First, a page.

In this interview featuring extracts from Doug Aitken’s visually stunning videos, the American multimedia artist offers insight into his captivating work and how he learns from “watching things become a car crash in slow motion.”

  • Richard Ford

    Art is Heavy Lifting

    Watch Richard Ford on escaping the ‘southern writer’ label and how writing a novel is satisfyingly hard work: “Why should it be simple? Why shouldn’t it be a clerical nightmare? Why shouldn’t it take four years? That’s what I want it to be – a masterpiece.”

  • Joshua Oppenheimer

    Advice to the Young

    “Don’t listen to anyone who tells you how it should be done.” The commended American director Joshua Oppenheimer – nominated twice for an Oscar for Best Documentary Feature – here shares his powerful advice for aspiring filmmakers.

  • Rachel Kushner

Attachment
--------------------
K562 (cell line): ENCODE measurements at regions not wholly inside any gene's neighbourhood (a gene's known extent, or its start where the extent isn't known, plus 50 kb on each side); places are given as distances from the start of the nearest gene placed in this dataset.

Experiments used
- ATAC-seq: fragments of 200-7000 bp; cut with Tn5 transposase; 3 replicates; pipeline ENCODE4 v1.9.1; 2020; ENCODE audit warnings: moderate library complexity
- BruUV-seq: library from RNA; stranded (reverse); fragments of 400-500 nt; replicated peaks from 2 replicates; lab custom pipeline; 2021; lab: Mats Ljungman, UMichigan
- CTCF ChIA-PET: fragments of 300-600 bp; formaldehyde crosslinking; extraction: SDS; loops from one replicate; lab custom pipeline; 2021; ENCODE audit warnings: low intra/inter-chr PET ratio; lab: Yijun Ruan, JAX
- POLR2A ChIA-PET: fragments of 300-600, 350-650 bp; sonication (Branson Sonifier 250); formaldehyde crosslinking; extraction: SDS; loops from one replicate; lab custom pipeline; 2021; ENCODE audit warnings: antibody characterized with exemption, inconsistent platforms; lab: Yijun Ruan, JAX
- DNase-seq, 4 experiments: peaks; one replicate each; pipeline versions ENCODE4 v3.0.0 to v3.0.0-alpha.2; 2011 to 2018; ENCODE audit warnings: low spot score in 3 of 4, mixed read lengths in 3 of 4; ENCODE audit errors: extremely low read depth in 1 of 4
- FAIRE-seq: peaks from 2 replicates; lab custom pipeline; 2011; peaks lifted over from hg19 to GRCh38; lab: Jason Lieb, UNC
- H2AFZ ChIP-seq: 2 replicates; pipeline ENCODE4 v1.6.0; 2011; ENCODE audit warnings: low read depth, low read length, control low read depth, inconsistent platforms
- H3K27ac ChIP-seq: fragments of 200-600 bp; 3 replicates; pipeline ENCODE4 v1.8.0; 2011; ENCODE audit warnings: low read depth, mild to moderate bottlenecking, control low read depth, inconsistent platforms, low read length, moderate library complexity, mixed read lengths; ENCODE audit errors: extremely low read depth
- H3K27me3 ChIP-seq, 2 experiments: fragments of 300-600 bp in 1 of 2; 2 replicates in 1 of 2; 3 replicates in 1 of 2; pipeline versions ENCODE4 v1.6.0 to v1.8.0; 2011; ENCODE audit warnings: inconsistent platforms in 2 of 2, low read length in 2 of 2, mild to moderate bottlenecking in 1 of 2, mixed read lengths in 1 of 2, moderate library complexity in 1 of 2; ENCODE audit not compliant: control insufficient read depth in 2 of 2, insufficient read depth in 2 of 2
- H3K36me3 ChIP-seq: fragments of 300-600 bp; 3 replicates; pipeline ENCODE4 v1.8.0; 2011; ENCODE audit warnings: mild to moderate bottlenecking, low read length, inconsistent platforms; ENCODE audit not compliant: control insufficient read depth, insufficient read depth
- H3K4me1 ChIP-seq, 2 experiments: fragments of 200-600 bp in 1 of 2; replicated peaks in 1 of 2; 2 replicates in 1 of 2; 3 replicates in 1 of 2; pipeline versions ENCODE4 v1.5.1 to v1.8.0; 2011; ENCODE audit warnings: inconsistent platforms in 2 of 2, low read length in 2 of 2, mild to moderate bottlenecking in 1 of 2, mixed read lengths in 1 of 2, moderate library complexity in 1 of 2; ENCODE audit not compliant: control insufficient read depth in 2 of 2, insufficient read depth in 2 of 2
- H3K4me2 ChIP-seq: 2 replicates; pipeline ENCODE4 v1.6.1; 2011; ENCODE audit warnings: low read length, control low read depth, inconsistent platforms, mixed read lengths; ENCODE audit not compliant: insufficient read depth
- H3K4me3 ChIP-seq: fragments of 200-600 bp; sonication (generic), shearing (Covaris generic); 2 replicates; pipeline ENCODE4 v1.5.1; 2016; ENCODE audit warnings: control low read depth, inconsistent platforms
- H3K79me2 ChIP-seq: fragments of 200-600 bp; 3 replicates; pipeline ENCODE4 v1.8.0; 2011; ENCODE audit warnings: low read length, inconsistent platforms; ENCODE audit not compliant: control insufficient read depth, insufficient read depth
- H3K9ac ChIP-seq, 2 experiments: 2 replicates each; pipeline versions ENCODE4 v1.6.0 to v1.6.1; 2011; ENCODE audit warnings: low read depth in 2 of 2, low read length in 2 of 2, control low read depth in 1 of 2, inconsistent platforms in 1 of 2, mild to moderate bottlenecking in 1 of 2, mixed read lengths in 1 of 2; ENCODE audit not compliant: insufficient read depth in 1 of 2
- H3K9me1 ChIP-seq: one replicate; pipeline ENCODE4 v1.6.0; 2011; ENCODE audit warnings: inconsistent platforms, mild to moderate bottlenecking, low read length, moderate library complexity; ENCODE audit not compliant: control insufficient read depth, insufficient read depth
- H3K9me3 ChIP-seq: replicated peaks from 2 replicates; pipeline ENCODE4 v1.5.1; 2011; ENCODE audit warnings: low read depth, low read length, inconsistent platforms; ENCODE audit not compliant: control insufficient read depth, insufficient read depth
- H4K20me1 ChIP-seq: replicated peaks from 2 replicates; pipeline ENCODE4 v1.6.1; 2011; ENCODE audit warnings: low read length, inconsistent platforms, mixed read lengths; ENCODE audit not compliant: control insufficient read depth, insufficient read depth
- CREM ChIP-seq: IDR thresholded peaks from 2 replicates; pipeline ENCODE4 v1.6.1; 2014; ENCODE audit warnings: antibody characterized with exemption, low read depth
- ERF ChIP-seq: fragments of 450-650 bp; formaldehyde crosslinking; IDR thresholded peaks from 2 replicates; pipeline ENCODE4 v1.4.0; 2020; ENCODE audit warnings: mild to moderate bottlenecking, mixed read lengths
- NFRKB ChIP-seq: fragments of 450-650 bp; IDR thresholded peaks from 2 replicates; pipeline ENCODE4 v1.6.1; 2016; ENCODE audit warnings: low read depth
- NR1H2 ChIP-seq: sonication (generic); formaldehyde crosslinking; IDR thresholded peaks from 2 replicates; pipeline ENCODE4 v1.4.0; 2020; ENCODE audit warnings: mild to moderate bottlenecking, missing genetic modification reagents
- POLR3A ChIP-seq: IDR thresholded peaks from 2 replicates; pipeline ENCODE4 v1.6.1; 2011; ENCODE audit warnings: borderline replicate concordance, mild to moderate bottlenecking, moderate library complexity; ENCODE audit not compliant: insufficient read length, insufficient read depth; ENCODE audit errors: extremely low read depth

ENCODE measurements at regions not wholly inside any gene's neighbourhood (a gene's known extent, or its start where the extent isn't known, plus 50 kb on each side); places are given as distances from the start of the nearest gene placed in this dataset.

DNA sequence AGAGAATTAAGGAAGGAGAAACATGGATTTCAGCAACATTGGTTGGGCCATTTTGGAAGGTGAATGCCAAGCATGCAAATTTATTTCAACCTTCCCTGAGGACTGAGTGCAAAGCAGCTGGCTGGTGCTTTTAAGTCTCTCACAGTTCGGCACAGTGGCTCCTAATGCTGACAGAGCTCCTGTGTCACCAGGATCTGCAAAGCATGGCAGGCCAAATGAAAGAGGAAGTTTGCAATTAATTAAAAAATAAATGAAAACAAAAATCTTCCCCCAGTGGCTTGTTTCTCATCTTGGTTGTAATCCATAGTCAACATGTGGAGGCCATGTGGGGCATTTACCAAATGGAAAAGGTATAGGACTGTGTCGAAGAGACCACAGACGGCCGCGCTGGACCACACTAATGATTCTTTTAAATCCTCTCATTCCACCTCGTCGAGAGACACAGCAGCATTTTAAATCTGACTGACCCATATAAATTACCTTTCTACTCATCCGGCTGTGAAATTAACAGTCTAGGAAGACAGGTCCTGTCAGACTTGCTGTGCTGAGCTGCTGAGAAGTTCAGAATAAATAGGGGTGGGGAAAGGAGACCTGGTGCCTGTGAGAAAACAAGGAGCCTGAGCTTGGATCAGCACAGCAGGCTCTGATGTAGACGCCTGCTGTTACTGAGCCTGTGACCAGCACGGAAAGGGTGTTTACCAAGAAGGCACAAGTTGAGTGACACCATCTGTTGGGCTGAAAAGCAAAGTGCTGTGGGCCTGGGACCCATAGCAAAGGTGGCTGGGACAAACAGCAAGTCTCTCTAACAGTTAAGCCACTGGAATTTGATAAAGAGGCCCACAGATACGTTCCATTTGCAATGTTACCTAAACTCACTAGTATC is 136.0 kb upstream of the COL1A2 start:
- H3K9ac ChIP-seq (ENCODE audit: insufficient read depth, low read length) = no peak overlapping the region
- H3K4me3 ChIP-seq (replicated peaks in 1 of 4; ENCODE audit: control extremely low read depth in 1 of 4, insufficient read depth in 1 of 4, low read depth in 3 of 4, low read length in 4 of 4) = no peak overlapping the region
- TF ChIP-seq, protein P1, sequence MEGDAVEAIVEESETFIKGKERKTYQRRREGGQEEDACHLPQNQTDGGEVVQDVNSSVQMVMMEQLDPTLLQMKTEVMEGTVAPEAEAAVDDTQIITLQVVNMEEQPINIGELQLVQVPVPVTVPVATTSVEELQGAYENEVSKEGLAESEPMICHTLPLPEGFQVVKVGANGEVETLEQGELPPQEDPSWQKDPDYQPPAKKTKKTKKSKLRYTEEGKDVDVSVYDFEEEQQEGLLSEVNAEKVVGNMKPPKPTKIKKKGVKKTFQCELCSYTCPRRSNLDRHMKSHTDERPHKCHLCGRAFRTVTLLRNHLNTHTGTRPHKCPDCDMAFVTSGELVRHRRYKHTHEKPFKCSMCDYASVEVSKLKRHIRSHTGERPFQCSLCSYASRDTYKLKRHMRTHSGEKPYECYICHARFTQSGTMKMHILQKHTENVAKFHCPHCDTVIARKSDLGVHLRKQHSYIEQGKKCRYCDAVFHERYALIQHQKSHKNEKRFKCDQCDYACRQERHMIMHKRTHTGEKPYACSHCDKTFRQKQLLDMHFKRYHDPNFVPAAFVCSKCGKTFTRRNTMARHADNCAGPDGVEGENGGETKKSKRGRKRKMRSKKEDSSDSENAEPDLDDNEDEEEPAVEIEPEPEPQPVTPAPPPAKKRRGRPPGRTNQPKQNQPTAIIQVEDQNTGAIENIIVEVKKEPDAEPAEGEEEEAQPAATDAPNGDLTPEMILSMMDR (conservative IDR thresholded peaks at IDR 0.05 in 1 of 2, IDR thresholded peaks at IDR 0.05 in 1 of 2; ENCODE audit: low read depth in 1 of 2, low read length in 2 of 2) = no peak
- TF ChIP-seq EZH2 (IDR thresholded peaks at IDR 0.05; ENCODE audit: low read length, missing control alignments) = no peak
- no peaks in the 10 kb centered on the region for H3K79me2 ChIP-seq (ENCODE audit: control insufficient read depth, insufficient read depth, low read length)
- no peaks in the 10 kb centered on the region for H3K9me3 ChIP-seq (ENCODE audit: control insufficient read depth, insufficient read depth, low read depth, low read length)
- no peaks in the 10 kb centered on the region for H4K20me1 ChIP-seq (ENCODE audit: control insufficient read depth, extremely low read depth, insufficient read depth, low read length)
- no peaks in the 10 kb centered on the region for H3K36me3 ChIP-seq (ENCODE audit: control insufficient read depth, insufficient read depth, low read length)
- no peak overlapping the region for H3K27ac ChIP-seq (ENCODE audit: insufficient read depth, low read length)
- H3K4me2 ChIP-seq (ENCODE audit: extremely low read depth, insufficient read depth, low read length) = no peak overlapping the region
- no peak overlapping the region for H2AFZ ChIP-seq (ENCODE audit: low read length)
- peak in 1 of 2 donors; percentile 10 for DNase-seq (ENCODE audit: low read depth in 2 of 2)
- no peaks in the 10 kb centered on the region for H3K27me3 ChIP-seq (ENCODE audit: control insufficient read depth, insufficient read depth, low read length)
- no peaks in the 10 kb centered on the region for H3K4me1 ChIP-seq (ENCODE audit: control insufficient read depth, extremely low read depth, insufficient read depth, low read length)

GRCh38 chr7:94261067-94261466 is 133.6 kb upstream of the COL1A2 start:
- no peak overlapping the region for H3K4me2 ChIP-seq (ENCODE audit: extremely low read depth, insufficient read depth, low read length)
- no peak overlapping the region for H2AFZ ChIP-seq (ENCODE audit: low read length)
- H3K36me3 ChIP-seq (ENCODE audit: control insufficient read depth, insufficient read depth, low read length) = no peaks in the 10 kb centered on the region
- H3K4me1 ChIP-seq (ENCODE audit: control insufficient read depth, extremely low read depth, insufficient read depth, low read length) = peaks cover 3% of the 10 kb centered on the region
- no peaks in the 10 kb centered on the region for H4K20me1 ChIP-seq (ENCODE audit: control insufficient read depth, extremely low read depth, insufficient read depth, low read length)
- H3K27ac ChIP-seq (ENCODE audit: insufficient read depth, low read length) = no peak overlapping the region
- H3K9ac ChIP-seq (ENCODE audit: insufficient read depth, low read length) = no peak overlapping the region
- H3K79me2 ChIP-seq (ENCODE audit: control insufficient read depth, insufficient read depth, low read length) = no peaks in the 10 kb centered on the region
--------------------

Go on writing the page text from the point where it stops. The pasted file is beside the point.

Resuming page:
Putting in the Hours

    “There’s something about habit that’s elemental.” American author Rachel Kushner has no doubt that consistent work on a novel is key. You never know when a moment of inspiration is going to hit – but when it does, you have to be there.

  • Margarethe von Trotta

    A Group of Rebels

    Award-winning film director Margarethe von Trotta – who has worked closely with the legendary directors Fassbinder and Schlöndorff – here shares the story of her winding road to becoming one of the leading contemporary German filmmakers.

  • Superflex

    Why We Flooded McDonald’s

    What motivates a Danish artists' group to make a movie where one of the most famous American fast food restaurants is inexplicably flooded? Superflex here comment on the content of their “post-apocalyptic movie” ‘Flooded McDonald’s’.